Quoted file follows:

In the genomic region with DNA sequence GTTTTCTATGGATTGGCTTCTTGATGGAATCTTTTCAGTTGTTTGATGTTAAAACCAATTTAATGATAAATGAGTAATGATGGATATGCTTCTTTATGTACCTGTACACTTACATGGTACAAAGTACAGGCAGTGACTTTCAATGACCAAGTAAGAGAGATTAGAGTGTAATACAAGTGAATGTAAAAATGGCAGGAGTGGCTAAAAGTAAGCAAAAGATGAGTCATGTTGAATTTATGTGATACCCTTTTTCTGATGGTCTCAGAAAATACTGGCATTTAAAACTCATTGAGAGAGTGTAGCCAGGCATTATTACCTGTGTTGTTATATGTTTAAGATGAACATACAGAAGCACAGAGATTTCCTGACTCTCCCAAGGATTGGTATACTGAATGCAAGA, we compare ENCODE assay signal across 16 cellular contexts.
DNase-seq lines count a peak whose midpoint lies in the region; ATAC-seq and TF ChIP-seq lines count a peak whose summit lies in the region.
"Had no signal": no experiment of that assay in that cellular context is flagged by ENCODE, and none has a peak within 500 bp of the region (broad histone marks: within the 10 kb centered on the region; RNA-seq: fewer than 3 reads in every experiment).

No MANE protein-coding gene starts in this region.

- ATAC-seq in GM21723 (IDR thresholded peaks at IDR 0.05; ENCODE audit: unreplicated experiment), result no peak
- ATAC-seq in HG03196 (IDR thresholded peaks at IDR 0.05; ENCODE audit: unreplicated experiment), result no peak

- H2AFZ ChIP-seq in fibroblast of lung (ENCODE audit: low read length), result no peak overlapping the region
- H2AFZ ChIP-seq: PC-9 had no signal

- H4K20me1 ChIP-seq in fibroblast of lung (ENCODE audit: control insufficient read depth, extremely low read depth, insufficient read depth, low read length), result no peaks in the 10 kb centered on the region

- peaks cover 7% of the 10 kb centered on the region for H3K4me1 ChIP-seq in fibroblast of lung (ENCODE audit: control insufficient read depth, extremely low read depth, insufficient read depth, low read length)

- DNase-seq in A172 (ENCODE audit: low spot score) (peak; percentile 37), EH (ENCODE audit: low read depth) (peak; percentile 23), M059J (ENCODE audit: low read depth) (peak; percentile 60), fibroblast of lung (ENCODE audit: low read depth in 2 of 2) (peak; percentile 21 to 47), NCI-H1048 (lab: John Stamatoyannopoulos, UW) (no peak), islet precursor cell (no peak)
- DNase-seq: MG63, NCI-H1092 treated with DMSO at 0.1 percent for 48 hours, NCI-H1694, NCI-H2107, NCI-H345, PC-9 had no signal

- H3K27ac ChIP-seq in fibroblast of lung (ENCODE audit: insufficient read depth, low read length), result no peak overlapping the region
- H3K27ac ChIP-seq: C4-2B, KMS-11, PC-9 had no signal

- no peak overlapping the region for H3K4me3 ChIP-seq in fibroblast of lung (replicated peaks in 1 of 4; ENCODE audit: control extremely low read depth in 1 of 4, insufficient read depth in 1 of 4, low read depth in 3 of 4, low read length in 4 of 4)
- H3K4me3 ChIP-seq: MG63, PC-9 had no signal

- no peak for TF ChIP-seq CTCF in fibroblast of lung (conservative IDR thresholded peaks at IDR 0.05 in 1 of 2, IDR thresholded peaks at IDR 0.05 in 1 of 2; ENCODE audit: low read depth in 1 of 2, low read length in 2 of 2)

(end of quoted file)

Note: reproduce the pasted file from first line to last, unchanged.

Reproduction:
In the genomic region with DNA sequence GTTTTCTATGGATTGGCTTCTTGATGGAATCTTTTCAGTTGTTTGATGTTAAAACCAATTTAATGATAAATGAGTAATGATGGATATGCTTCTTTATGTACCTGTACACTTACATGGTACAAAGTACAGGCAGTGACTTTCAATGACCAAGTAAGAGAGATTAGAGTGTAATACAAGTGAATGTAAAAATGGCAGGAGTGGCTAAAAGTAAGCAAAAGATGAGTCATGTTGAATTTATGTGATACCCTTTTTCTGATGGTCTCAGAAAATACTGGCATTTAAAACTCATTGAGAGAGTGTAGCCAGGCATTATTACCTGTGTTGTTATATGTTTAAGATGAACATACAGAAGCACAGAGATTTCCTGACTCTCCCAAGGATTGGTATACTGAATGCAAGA, we compare ENCODE assay signal across 16 cellular contexts.
DNase-seq lines count a peak whose midpoint lies in the region; ATAC-seq and TF ChIP-seq lines count a peak whose summit lies in the region.
"Had no signal": no experiment of that assay in that cellular context is flagged by ENCODE, and none has a peak within 500 bp of the region (broad histone marks: within the 10 kb centered on the region; RNA-seq: fewer than 3 reads in every experiment).

No MANE protein-coding gene starts in this region.

- ATAC-seq in GM21723 (IDR thresholded peaks at IDR 0.05; ENCODE audit: unreplicated experiment), result no peak
- ATAC-seq in HG03196 (IDR thresholded peaks at IDR 0.05; ENCODE audit: unreplicated experiment), result no peak

- H2AFZ ChIP-seq in fibroblast of lung (ENCODE audit: low read length), result no peak overlapping the region
- H2AFZ ChIP-seq: PC-9 had no signal

- H4K20me1 ChIP-seq in fibroblast of lung (ENCODE audit: control insufficient read depth, extremely low read depth, insufficient read depth, low read length), result no peaks in the 10 kb centered on the region

- peaks cover 7% of the 10 kb centered on the region for H3K4me1 ChIP-seq in fibroblast of lung (ENCODE audit: control insufficient read depth, extremely low read depth, insufficient read depth, low read length)

- DNase-seq in A172 (ENCODE audit: low spot score) (peak; percentile 37), EH (ENCODE audit: low read depth) (peak; percentile 23), M059J (ENCODE audit: low read depth) (peak; percentile 60), fibroblast of lung (ENCODE audit: low read depth in 2 of 2) (peak; percentile 21 to 47), NCI-H1048 (lab: John Stamatoyannopoulos, UW) (no peak), islet precursor cell (no peak)
- DNase-seq: MG63, NCI-H1092 treated with DMSO at 0.1 percent for 48 hours, NCI-H1694, NCI-H2107, NCI-H345, PC-9 had no signal

- H3K27ac ChIP-seq in fibroblast of lung (ENCODE audit: insufficient read depth, low read length), result no peak overlapping the region
- H3K27ac ChIP-seq: C4-2B, KMS-11, PC-9 had no signal

- no peak overlapping the region for H3K4me3 ChIP-seq in fibroblast of lung (replicated peaks in 1 of 4; ENCODE audit: control extremely low read depth in 1 of 4, insufficient read depth in 1 of 4, low read depth in 3 of 4, low read length in 4 of 4)
- H3K4me3 ChIP-seq: MG63, PC-9 had no signal

- no peak for TF ChIP-seq CTCF in fibroblast of lung (conservative IDR thresholded peaks at IDR 0.05 in 1 of 2, IDR thresholded peaks at IDR 0.05 in 1 of 2; ENCODE audit: low read depth in 1 of 2, low read length in 2 of 2)